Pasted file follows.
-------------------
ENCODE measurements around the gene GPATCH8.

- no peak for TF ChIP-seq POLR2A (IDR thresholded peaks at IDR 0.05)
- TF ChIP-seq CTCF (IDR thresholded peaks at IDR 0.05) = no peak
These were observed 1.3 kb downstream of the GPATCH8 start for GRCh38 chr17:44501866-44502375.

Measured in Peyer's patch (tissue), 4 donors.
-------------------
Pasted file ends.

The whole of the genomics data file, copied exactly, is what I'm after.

ENCODE measurements around the gene GPATCH8.

- no peak for TF ChIP-seq POLR2A (IDR thresholded peaks at IDR 0.05)
- TF ChIP-seq CTCF (IDR thresholded peaks at IDR 0.05) = no peak
These were observed 1.3 kb downstream of the GPATCH8 start for GRCh38 chr17:44501866-44502375.

Measured in Peyer's patch (tissue), 4 donors.